31 Days of Inspirational Biography: Louis Zamperini, Olympian, POW, Christian

The preface of Unbroken by Laura Hillenbrand tells of three men in a raft in the Pacific Ocean. Their plane had crashed, the rest of the crew was dead, they’d been on the raft for 27 days. Finally they rejoiced to hear a plane. They shot flares into the sky and put dye in the water to make their raft more visible. But then the plane started shooting at them: it was Japanese, not American. One of the men jumped into the water, but the sharks came toward him…

And then the author cuts away to the childhood of Louis Zamperini, one of the men in the boat. He had been on the fast track to becoming a juvenile delinquent until his brother intervened for him with the high school principal who had banned Louis from participating in sports as a punishment. The principal relented and allowed Louis to run track, where Louis found focus and purpose.

Louis did so well, in fact, that he ran in the 1936 Olympics in Berlin and was expected to be the first man to break the four-minute mile. His dream of the 1940 Olympics was shattered when they were cancelled due to WWII.

Louis joined the Army Air Force and became a second lieutenant and a bombardier. On one harrowing mission, his plane was ravaged by over 500 bullet holes, yet made it safely back to base.

But on one May day in 1943, their plane crashed into the Pacific, killing the other eight crewman. Louis and the other two survivors stayed afloat for 27 days until the event described in the preface occurred.

I had thought that would be the climax of the story, but it was just the beginning of Louis’s troubles. The crew was eventually captured by the Japanese and taken to a place off the grid from the other POW camps. It was not registered with the Red Cross, no one knew about it, the men were given up for dead, and ultimately the Japanese could do what they wanted with the prisoners with no fear of consequences.

When we think of WWII we often think of the atrocities of the Nazis, but the Japanese were uncommonly cruel. Hillenbrand explains that their concept of “saving face” makes surrender the ultimate humiliation, and the soldiers’ surrender to them gave them license, they felt, to degrade them in any way that came to mind.

At several points in Louis’s story, I thought, “How much more can one man endure?” He must have wondered the same thing at times.

Even after he returned home, his troubles did not end as he was afflicted with post-traumatic stress syndrome, severe nightmares, and succumbed to alcoholism.

But the subtitle to Unbroken is “A World War II Story of Survival, Resilience, and Redemption.” Louis’s survival, resilience, and redemption make for an exceptionally touching and inspiring book.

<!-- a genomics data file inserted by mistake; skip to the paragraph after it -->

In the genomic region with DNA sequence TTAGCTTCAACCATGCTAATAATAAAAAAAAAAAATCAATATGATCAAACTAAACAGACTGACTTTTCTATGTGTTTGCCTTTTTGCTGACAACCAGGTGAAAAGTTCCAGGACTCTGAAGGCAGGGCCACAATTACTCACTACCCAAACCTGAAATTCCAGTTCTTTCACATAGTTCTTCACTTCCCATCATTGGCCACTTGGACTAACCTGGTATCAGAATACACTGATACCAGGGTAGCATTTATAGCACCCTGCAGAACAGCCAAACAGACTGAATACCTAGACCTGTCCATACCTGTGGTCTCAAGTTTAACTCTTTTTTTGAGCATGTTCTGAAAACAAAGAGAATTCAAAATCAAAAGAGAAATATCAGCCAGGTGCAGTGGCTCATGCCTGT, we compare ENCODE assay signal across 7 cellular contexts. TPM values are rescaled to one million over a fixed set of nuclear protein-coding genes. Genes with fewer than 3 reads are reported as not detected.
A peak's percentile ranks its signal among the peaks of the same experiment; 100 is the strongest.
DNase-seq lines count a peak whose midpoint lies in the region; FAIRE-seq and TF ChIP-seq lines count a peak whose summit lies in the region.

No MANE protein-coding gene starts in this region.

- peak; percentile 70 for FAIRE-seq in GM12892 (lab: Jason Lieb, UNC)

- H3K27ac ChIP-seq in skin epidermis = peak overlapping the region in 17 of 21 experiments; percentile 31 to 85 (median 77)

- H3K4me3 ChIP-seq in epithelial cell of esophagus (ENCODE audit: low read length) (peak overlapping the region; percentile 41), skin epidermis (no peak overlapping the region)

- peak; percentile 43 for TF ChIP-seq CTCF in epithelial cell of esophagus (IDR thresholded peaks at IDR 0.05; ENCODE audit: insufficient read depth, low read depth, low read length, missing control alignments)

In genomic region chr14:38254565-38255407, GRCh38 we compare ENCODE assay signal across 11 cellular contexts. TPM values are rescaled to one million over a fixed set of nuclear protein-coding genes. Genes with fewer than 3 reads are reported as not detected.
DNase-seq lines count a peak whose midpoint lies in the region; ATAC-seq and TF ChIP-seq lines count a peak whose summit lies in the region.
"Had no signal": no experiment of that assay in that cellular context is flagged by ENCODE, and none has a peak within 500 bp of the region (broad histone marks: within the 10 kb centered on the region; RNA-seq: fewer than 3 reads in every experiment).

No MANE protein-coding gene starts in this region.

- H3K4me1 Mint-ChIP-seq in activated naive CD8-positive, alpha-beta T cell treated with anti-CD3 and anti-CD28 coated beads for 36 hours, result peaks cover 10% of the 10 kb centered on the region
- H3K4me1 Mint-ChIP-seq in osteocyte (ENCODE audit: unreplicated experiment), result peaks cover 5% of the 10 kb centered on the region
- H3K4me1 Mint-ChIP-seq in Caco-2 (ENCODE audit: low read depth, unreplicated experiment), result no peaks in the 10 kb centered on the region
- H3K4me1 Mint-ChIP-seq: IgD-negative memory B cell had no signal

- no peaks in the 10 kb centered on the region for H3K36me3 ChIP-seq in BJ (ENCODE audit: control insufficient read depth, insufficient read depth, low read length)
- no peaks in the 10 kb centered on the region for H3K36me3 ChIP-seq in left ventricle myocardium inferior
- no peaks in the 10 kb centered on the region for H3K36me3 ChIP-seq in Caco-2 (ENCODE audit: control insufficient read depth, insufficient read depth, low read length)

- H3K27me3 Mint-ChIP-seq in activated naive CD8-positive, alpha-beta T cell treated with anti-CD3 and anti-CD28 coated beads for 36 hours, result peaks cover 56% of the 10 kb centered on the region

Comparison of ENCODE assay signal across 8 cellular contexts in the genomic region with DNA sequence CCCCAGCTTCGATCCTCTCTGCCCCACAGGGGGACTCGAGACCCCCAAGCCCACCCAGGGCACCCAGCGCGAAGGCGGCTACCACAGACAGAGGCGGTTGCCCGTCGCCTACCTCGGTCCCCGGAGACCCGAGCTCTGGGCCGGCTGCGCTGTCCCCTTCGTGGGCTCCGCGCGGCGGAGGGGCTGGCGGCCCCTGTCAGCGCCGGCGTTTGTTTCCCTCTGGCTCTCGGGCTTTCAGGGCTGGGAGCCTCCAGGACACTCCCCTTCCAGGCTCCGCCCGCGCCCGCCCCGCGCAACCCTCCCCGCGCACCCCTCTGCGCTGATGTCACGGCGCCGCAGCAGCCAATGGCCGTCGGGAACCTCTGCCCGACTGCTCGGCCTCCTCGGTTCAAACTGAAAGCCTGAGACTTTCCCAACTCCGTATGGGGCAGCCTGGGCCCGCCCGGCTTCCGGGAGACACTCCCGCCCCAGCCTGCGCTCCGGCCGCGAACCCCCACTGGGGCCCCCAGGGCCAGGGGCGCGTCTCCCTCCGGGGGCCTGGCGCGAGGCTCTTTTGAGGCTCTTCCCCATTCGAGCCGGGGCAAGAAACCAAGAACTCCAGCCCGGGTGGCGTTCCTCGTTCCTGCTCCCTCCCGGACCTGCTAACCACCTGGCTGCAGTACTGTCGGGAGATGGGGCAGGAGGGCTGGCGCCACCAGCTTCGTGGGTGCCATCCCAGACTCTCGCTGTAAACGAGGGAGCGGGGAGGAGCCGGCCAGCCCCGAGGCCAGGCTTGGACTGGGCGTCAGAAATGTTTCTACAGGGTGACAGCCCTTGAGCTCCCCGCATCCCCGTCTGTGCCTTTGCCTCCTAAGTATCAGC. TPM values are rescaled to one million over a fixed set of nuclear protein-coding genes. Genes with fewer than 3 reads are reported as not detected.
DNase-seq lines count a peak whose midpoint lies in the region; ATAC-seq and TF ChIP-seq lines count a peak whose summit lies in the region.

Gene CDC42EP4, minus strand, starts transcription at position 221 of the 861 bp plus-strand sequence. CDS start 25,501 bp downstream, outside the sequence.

The story is told primarily through narrative, with very little dialogue, but it is captivating. I listened to it via audiobook, and Edward Herrman did an excellent job narrating.

There are those who would want to be forewarned that there is a smattering of bad language in it, understandable in the context, including one particularity vulgar word that could have been left out. But other than that, this is an excellent book.

A movie is being made of Louis’s life, and I hope they won’t leave out the faith element. After Louis got back to the USA, his troubles weren’t over, but God used them to lead him to Himself.

(Reposted from the archives)

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For the 31 Days writing challenge, I am sharing 31 Days of Inspirational Biography. You can find others in the series here.


Laudable Linkage

Here is my semi-weekly round-up of interesting reads – I hope you’ll find one or two of interest:

A Return to the Book. “The further I move from the written Word of God, the less confidence I can have that I’ve heard a word from God. ”

The Danger of Coasting. When we’re not living intentionally, we usually end up somewhere we didn’t mean to go.

Flip or Flop. People can say and do horrible things – like in an earlier post by this author where people commented, “Your poor husband – 6 kids and wife in a wheelchair” or tell her that her children will grow up to resent her disability. But in this post she discusses the good things people have said and done and the choice we can make in which to focus on.

5 Ways Moms Create Cranky Toddlers. Written by a mom and shared by a young mom friend.

Seven Ways to Love Your Pastor.

Why I Read Heartwrenching Stories. I haven’t read the book discussed here but I like what she said about why she reads books that deal with topics that are hard to read about.

Louis Zamperini, the subject of the book Unbroken by Lauren Hillenbrand (one of the best I’ve ever read) passed away this week at the age of 97. An Olympic athlete, WWII soldier, and POW, his greatest victory came through faith in Christ. Here are a couple of short news videos about his life and death, neither of which mentions his faith: let’s hope the upcoming film based on the book does: